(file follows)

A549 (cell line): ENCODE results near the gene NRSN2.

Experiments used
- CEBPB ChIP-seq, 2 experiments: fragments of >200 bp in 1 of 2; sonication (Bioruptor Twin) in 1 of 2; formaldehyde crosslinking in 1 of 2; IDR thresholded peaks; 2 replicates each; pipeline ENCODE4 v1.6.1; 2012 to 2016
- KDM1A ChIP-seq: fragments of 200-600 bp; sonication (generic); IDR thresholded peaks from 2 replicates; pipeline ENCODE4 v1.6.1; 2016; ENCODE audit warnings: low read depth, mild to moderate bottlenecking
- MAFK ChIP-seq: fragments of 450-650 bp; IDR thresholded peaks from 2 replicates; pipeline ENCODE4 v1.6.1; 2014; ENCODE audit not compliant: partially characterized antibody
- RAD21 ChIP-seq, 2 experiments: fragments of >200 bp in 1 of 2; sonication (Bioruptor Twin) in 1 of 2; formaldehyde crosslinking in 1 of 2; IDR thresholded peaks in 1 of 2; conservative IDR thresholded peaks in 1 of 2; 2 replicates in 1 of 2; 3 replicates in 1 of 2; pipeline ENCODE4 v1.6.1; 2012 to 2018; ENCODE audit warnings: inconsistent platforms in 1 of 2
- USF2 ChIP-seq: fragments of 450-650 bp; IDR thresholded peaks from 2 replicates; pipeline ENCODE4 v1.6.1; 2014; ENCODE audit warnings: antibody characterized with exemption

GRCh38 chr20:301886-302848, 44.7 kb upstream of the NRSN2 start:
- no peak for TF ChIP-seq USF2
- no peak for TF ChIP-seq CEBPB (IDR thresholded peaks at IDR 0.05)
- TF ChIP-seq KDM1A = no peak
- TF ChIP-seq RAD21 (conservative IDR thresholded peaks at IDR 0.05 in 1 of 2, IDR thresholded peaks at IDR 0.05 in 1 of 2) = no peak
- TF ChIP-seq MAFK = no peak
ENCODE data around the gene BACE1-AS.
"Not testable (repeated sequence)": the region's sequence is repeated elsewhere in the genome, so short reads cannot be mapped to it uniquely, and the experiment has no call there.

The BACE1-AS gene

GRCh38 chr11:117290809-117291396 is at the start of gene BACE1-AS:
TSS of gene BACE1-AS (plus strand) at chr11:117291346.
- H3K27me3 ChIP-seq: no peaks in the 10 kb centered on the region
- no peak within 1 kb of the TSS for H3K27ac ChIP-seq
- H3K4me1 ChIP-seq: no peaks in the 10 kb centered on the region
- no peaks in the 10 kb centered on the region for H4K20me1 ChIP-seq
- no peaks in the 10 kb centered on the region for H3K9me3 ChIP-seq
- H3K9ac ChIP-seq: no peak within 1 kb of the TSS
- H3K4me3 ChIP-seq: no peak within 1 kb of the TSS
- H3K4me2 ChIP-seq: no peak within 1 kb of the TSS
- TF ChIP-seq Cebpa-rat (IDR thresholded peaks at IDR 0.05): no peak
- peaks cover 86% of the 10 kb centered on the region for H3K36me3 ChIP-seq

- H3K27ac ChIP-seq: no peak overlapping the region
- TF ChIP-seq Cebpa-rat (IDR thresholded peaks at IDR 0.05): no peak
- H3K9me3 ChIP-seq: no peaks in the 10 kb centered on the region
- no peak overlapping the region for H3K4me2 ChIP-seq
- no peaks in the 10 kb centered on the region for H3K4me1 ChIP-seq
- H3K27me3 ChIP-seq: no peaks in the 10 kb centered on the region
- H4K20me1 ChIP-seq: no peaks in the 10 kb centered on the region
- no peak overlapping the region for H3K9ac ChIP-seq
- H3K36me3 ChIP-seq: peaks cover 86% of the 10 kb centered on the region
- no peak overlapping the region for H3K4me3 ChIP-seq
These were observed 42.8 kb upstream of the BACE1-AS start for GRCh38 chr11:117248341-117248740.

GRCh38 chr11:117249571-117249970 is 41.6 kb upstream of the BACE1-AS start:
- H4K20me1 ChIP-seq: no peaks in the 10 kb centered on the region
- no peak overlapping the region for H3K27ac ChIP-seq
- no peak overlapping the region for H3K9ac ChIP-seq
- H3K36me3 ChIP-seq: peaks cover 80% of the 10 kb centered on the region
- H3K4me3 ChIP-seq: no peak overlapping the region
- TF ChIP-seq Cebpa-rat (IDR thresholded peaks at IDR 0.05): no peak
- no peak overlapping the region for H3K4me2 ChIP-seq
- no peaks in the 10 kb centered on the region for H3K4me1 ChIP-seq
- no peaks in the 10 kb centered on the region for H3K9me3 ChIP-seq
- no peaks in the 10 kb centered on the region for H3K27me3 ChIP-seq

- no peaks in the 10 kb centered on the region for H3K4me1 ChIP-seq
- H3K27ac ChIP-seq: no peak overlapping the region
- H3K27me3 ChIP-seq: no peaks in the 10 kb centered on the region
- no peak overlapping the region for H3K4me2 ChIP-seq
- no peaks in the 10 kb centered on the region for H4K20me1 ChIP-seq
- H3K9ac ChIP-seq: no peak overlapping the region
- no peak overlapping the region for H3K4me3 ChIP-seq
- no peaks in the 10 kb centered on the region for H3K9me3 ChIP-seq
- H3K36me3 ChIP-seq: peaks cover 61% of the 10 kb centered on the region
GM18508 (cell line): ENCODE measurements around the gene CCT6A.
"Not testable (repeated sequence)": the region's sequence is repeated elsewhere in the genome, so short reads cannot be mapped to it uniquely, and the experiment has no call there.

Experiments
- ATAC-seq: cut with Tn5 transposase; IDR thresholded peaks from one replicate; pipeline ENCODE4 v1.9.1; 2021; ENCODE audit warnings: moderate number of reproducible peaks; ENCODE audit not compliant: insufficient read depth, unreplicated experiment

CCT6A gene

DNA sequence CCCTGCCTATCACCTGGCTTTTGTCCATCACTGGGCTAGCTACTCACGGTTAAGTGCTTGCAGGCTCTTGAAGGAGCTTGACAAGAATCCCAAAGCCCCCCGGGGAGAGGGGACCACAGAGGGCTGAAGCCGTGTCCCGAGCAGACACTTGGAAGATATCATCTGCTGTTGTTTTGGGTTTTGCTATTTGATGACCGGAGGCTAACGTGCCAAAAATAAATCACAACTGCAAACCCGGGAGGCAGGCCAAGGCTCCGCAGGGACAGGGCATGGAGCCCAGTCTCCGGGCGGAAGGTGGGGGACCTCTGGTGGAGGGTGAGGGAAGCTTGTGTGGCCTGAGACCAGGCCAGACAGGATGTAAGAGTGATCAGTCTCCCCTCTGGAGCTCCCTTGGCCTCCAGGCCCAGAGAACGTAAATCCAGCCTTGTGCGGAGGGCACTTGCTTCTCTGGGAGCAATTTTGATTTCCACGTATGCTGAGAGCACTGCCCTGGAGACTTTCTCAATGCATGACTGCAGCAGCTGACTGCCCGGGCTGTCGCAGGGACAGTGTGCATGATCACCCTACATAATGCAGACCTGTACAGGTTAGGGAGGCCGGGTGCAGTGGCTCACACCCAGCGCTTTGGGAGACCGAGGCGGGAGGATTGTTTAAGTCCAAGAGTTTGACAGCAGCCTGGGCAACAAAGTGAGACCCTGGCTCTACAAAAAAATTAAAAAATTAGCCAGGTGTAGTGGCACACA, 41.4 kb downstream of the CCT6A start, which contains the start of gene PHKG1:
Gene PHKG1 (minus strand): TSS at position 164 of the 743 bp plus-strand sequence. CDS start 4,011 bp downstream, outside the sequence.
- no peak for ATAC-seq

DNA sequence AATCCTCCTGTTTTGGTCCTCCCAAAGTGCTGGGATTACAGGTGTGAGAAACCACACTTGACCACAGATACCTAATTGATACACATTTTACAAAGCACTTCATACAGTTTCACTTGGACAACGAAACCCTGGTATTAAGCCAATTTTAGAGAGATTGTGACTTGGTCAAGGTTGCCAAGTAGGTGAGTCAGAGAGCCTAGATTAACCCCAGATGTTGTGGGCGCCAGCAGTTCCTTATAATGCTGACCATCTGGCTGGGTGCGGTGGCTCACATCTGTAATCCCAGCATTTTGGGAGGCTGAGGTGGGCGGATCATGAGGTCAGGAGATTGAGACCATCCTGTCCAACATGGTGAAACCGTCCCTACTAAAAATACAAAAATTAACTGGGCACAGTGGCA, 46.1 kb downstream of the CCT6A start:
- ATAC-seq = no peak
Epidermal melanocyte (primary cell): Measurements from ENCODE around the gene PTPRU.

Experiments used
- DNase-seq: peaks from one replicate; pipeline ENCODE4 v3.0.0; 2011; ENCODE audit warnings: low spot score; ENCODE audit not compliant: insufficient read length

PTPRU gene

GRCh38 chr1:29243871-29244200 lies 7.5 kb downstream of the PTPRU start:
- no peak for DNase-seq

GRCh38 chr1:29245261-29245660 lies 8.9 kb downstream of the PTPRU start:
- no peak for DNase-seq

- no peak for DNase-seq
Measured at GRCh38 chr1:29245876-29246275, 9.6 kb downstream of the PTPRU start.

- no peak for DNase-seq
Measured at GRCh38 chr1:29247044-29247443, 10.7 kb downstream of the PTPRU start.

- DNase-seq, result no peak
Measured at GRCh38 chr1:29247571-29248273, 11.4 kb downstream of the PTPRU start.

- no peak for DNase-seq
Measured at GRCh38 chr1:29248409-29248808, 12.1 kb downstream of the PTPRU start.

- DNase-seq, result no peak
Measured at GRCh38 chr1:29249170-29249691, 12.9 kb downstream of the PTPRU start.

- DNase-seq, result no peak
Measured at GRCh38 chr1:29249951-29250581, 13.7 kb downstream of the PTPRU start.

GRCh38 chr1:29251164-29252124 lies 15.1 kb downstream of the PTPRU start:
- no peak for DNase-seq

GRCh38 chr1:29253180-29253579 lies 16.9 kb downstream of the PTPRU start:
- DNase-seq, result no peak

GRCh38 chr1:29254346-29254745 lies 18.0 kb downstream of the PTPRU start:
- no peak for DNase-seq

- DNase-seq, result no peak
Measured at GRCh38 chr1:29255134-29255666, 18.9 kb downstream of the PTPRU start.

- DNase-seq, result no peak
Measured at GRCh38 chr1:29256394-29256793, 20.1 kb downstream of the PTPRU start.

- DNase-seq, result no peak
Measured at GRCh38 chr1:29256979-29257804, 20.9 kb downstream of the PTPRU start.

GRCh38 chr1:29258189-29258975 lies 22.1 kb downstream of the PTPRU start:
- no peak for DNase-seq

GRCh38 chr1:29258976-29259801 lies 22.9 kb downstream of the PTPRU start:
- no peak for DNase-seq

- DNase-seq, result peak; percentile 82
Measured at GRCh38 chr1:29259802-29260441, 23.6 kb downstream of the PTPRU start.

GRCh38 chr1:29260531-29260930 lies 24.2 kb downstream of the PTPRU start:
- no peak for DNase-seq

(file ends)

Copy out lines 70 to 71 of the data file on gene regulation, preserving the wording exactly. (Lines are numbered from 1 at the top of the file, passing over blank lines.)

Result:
Epidermal melanocyte (primary cell): Measurements from ENCODE around the gene PTPRU.

Experiments used